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well, let's start off w/ the domain everything under the square root (radical) must be greater than or equal to 0, giving us: \[x+3 \ge0\]
i understand that... but the negative before the sqrt is what makes me unsureee
the negative sign doesn't make a difference for domain. it will change the range though
then i think its X must be greater than or equal to -3 for domain
yup! do you think you can find the range now?
umm.. no haha.. plug -3 in for x..? :s
not quite, haha. well, first, let's consider y = sqrt(x+3), without the negative sign for now you would agree that y must be greater than or equal to 0, correct? since square root of anything must be greater than or equal to 0
yes id agree
all the negative sign does is "flips" the graph across the y-axis, making our domain y \[y \le 0\] since all our y values are now negative or 0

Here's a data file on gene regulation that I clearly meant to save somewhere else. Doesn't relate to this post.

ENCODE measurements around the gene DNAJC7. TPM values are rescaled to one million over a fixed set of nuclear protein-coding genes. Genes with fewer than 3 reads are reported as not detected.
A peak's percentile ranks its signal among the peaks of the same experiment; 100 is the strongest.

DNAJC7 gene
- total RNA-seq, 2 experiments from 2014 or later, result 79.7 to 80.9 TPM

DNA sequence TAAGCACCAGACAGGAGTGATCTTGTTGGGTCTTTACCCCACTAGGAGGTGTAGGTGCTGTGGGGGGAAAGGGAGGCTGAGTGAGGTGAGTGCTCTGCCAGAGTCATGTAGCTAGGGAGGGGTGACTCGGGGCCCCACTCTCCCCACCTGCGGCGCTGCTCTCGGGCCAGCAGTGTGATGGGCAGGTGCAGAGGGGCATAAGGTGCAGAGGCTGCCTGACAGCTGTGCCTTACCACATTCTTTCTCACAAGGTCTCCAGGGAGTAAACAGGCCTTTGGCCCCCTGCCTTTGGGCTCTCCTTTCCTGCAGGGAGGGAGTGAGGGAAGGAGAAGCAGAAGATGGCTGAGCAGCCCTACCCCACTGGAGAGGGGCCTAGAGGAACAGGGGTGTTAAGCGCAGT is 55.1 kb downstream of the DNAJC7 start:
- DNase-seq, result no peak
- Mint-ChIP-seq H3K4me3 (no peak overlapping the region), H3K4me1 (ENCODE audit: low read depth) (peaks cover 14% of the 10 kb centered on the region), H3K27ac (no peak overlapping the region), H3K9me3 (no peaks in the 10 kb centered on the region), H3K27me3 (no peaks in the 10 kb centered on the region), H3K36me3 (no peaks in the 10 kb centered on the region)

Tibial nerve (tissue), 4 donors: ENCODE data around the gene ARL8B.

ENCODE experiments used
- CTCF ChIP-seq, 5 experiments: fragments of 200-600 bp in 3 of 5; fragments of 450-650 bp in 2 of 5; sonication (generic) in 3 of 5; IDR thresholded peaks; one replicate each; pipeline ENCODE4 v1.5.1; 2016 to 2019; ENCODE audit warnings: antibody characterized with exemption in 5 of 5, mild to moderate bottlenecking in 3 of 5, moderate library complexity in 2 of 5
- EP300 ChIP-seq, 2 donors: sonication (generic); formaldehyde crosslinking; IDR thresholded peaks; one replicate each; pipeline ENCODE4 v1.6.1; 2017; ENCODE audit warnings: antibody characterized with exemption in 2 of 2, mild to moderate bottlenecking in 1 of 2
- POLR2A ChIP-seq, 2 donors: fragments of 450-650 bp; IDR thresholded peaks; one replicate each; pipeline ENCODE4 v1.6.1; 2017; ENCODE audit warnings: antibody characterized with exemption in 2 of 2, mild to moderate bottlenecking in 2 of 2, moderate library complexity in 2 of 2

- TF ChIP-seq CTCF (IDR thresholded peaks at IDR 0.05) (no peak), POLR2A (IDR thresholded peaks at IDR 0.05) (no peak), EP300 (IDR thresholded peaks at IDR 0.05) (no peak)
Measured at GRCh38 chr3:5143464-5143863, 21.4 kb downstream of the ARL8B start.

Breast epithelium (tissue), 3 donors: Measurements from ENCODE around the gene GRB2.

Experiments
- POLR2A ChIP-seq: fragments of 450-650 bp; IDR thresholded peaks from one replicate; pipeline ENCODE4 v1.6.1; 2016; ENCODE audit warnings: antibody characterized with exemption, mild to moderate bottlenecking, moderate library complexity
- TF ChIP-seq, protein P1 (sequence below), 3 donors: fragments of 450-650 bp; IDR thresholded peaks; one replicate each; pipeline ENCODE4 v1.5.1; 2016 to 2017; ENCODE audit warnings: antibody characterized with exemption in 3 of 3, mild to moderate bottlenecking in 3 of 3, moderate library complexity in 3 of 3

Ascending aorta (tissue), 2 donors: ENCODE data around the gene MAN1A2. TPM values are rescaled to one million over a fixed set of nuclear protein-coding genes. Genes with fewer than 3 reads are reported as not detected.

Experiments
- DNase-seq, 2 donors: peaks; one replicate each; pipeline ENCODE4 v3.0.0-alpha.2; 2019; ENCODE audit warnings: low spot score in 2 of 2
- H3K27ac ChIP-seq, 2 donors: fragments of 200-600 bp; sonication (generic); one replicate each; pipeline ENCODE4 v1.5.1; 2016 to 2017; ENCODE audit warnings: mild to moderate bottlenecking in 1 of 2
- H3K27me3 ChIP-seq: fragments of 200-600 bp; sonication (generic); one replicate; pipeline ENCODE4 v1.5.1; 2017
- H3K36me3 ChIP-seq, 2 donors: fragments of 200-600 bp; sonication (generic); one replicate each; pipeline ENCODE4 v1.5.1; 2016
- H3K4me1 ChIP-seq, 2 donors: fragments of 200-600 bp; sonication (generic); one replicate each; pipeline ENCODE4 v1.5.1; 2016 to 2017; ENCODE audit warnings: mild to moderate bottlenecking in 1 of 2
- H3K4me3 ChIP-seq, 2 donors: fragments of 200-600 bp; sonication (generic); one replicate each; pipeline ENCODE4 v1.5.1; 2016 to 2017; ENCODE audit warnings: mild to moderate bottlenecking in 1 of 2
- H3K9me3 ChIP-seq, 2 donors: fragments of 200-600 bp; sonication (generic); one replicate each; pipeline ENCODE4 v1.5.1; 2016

our graph ends up looking like this: |dw:1440111137663:dw|
so the range would be (-infinity,0)
almost, (-infinity,0] since 0 is included
(we use square brackets when we want to include the other value)
ohhhh yaaaa, sorry brain fart lol thank you so much
@Vocaloid i have another question... what would be the best way to find f(x)=3sinx
ah, ok, let's start off by looking at f(x) = sin(x) this function has a domain of (-infinity,infinity) and a range of [-1,1] and looks something like this: |dw:1440111869717:dw|
now, we look at f(x) = 3sin(x), which just stretches the graph by a factor of 3, like so: |dw:1440111923075:dw| so, any ideas about our domain and range?
the domain should be (-infinit,infinity)
right, and the range?
yuppp good job!
praise you math god lol. i might have a few more questions